Xuexi Qiangguo 1 Favorite 



Apr 4 2019



If there’s one thing we know for certain about China in 2019, it’s that people there love their apps. They use WeChat to talk with friends; they spend hours battling virtual enemies on PUBG; they binge-watch short videos on Douyin. And so why shouldn’t the Communist Party get in on the action?

Xuexi Qiangguo — “study and make the nation great” — has become ubiquitous in China, an instant messenger, news aggregator and social network all in one. Introduced by the Publicity Department of the Central Committee of the Communist Party in January, the first and second characters in the name, when combined — xuexi — mean “study/learn”; the same character, xi, also happens to be the character in President Xi Jinping’s last name. The app’s name, thus, can also be read as “study Xi and make the nation great.” And they are, by the tens of millions.

As of late March, Xuexi Qiangguo had been downloaded over 73 million times on Huawei’s app store. It’s also currently the most-downloaded app on Apple’s Chinese app store, which is hard to reconcile with its average rating of just 2.7 stars out of five, until you take into account that all government and state-owned-enterprise employees, along with tens of millions of party members, have been “encouraged” to use it and, sometimes, to compete with one another for the highest score.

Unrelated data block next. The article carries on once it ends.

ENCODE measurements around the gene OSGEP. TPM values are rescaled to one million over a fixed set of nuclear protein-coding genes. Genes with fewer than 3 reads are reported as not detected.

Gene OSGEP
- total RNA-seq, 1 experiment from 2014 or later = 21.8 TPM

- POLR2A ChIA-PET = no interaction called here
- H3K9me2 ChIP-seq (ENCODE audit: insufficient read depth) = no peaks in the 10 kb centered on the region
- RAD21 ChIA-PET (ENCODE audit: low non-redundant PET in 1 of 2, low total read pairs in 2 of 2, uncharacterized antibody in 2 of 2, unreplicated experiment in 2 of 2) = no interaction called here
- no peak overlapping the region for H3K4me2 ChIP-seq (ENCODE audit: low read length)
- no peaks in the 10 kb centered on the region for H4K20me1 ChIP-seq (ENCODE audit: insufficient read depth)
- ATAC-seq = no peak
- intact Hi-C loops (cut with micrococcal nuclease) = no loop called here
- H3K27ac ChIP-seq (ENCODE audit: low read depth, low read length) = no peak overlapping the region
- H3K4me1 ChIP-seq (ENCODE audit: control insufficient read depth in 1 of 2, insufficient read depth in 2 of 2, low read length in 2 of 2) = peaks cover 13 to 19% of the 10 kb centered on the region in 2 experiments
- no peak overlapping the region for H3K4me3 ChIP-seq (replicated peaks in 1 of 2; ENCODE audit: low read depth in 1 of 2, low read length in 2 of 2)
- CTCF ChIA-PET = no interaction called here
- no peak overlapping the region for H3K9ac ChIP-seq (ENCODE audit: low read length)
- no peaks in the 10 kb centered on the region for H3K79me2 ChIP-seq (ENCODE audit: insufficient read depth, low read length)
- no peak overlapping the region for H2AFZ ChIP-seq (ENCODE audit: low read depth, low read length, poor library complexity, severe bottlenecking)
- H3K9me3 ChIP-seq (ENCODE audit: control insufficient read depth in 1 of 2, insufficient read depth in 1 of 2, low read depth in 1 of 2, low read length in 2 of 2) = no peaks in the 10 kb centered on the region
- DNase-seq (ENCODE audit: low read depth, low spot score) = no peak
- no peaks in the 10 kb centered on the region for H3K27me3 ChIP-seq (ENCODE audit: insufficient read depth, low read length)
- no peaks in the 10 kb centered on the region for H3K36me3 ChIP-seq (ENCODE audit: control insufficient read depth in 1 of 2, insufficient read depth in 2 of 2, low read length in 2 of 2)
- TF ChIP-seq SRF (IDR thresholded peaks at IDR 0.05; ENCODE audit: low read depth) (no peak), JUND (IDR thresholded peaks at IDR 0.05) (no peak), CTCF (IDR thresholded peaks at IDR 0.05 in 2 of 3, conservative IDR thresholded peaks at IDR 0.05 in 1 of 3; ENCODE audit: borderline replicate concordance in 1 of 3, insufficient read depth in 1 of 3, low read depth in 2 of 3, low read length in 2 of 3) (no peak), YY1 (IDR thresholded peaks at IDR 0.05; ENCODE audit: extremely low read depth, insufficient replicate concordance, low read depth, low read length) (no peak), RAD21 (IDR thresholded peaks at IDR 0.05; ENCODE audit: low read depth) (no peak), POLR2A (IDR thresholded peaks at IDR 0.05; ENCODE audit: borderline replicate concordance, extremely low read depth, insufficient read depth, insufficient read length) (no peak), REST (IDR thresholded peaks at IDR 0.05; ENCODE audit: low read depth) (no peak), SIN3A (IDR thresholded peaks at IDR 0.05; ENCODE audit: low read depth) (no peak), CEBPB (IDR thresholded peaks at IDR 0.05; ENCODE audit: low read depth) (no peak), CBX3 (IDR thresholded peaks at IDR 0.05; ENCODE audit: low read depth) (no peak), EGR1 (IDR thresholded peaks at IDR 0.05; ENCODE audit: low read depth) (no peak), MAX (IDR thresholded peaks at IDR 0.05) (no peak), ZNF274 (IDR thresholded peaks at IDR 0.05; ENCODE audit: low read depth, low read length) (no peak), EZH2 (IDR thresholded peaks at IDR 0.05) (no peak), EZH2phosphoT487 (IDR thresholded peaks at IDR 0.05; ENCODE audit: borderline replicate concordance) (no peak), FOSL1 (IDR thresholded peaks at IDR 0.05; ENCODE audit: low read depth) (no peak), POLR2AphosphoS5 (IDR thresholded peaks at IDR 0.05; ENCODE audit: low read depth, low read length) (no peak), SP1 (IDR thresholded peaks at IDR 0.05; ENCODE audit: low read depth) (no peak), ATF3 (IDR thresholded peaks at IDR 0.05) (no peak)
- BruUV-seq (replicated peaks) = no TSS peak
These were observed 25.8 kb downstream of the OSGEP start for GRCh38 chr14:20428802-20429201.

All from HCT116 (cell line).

I wanted to experience Xuexi Qiangguo for myself — to see whether the shiny new technological gloss of an app could fundamentally transform the drudgery of daily ideological study. So last month I downloaded it and signed on. Suddenly there I was, immediately connected to my friends and colleagues. In the weeks since, I’ve been receiving several notifications a day; they include news coverage of Mr. Xi’s activities, a “golden quote of the day” from our president, “red patriotic songs” for me to listen to and links to online courses on traditional Chinese cultural heritage.

But it wasn’t enough to simply sign on every once in a while or to click on some notifications. To do well on Xuexi Qiangguo requires a serious time commitment; those under peer pressure to use the app are typically expected to score two or three dozen points a day, and sometimes more. “Thirty points per day would only put me at the bottom among the members of the party branch I belong to,” one user on Weibo, China’s equivalent of twitter, told me. “My colleagues are so passionate about competing,” the user said, that they felt under pressure to earn the daily maximum of 66 points a day “to make sure I don’t get left behind.” (Late last month, after complaints from users who said they had to spend hours each day using the app, the government revised the ranking function so that users could no longer see one another’s scores, and revised down the daily cap to 52 points.)

In my first few weeks, I’d been getting a few points for just logging in, along with occasional peak-hour login bonuses. Reading articles on it and watching videos brought in another couple of points. But to really score highly, I needed to take the quizzes — to answer questions on Mr. Xi’s speeches and works. That was where the real points were: If I correctly answered all the quiz questions, I could earn 24 points total.

And the questions were easy. The first one I encountered: “(Blank) is contemporary China’s Marxism, the 21st century’s Marxism, the guidance for our Party and our people to achieve the great rejuvenation of the Chinese nation, a proven, practically great, powerful ideological weapon, and must be persisted in and developed consistently over a long term.” The answer? “Xi Jinping Thought on Socialism with Chinese Characteristics for a New Era,” of course. What else?